My very dear Miss Warner.
I am afraid you will think me very presumptuous in addressing you, but I have so often longed to thank you for all the pleasure you have given me, that at last the impulse has overcome all prudence, -- I must write! Pray forgive me!
I always feel when thinking of you what Miss Mulock writes of E.B. Browning, ‘a very dear friend, who does not know, & may never know me, but who has for years been the good influence of my life, whose name includes, & transcends all praise.’
I well remember my first introduction to you, some ten years ago, as gathering round a bright fireside in our old ivy covered home, an elder sister read aloud to ‘the children’ – the “Wide Wide World.” Those happy, happy hours!—
Then – I forget how – “Queechy” came into my hands, & every spare moment I had, I crept up into a cold room where the treasure lay hidden; old & worn it was & minus a finale, but I never felt the cold as I sat curled up on the bed devouring my book. I have a nice edition now, & also “The Old Helmet,” “My Brother’s Keeper,” “Hills of the Shatemuc” & “Say & Seal” smiling side by side in a cosy corner of my book shelf, & they come down one after the other in turn, sweet as in the first days of our acquaintance. Mother laughs at me over “Say & Seal,” & calls it “Mary’s Bible”.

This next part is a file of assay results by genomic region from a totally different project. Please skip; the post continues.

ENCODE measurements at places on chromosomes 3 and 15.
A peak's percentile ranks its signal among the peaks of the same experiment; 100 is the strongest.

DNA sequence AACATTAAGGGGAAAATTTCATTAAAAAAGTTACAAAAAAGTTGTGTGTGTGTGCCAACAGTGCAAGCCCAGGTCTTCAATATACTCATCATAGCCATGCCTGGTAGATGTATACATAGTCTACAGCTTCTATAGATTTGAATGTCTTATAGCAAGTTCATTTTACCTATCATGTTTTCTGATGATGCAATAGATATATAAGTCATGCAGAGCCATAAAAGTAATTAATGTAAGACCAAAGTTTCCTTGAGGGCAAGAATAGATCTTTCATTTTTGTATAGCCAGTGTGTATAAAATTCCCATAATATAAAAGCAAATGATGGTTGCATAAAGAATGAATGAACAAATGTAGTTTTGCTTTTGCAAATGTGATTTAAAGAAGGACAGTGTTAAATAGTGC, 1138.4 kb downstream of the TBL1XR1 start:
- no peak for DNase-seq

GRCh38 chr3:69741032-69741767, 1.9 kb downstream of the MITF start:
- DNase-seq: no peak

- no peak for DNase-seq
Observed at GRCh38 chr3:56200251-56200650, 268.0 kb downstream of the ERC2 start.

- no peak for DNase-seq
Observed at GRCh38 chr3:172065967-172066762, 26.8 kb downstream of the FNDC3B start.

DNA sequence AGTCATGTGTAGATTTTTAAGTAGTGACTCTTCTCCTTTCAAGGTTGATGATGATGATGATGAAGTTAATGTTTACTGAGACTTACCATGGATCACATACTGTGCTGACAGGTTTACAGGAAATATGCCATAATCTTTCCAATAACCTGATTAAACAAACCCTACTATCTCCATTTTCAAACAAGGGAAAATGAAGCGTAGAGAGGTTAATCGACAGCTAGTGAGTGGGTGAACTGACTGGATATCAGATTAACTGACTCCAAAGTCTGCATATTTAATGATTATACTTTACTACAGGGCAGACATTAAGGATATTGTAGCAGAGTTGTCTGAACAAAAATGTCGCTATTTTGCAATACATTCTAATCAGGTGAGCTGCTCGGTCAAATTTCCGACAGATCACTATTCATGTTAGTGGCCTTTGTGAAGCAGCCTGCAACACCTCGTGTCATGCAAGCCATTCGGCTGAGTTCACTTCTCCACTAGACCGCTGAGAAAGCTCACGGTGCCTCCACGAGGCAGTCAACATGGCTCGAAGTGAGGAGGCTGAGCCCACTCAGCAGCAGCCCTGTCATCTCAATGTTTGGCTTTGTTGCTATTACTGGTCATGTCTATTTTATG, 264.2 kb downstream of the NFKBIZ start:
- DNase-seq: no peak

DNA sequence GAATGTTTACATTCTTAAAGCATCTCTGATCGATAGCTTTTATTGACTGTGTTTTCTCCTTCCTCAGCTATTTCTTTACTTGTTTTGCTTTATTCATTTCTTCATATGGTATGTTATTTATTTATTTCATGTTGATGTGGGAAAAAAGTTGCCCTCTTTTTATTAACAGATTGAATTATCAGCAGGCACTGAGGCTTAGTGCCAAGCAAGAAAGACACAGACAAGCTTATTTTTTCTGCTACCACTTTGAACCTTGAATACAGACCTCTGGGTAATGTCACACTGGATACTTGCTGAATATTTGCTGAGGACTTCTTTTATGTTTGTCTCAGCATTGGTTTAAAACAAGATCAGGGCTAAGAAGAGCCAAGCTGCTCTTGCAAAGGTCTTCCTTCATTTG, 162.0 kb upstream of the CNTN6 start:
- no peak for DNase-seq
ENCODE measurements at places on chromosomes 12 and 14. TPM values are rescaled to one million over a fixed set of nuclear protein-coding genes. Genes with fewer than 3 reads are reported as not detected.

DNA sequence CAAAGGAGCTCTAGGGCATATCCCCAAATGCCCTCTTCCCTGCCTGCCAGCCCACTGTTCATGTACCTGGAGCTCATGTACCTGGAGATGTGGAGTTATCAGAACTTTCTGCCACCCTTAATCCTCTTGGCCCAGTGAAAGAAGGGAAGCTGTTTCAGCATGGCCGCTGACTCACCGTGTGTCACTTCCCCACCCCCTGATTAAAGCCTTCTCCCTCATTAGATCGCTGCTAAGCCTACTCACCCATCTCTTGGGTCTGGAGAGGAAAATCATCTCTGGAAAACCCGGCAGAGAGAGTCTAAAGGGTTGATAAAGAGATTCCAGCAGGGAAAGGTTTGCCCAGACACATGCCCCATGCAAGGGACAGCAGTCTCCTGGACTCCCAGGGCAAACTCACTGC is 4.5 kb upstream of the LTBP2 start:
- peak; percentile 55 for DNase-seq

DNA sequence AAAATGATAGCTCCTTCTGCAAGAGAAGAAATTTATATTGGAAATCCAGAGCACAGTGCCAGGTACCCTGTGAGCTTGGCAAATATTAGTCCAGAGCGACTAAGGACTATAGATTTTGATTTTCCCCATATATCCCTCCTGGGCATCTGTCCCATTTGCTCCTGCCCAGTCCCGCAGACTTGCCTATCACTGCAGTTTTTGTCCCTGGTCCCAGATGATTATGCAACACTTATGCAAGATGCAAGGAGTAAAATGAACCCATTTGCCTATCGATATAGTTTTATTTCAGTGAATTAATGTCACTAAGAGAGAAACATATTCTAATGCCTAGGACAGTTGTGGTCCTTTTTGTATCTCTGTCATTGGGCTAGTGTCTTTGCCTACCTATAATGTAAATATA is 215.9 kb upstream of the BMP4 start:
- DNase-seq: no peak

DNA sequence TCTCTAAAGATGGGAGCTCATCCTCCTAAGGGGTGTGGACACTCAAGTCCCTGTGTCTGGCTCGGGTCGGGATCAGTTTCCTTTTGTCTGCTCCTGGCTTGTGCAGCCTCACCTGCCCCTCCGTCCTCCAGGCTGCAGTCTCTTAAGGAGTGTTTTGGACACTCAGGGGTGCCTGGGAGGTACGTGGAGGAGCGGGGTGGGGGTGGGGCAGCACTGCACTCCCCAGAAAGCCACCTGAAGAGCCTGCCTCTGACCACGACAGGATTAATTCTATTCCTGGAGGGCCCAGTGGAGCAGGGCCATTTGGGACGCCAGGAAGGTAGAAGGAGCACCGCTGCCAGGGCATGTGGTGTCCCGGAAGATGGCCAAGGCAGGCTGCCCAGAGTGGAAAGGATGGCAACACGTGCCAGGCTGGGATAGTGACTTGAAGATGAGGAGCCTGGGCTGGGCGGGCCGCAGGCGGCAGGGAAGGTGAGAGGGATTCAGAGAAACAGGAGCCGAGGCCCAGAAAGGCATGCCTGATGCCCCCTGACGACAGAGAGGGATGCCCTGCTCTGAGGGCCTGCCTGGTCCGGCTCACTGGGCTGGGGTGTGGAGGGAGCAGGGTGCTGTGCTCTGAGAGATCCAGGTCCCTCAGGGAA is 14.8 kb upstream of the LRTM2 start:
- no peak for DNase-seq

I am often tempted to think of you with envy, it must be such pleasure to be able to create such worlds of delight in which to live – pleasure to oneself I was thinking – besides the pleasure & the profit given to so many outsiders. Yet sometimes I feel just a wee bit inclined to scold you too! Your characters are so delicious that, spending a few hours with them, almost unfits one for the society of the frivolous – shall I say empty? folks one meets is apt to come in contact with, -- at least at this side the Ocean! I always feel that I get good from reading any one of your works, & often & often I muse over your many sweet thoughts & lessons. I think I am one of those people “who are never satisfied” that you mention at the end of “Wide Wide World,” for I so often wish for a further peep into the future, especially that of Elizabeth Haye, whom of all your heroines I think I love best, yet thinking of Fleda & sweet little Faith, I am tempted to waver. But I think you have written sequels to none of them, but I trust there are many yet to come, mine is a very large shelf!—
But indeed I have no right to take up your time in this way, -- that is to say if this letter ever arrives at its destination – But I must first tell you that if there is ever anything you want doing, if I can be of any service to you, I am at your command, & with my best love & many many thanks ever remain – I feel like Reuben and cannot write friend –
so, Sincerely Yours, Mary Barnes
 This word has also been transcribed by Jessica DeSpain as jobbers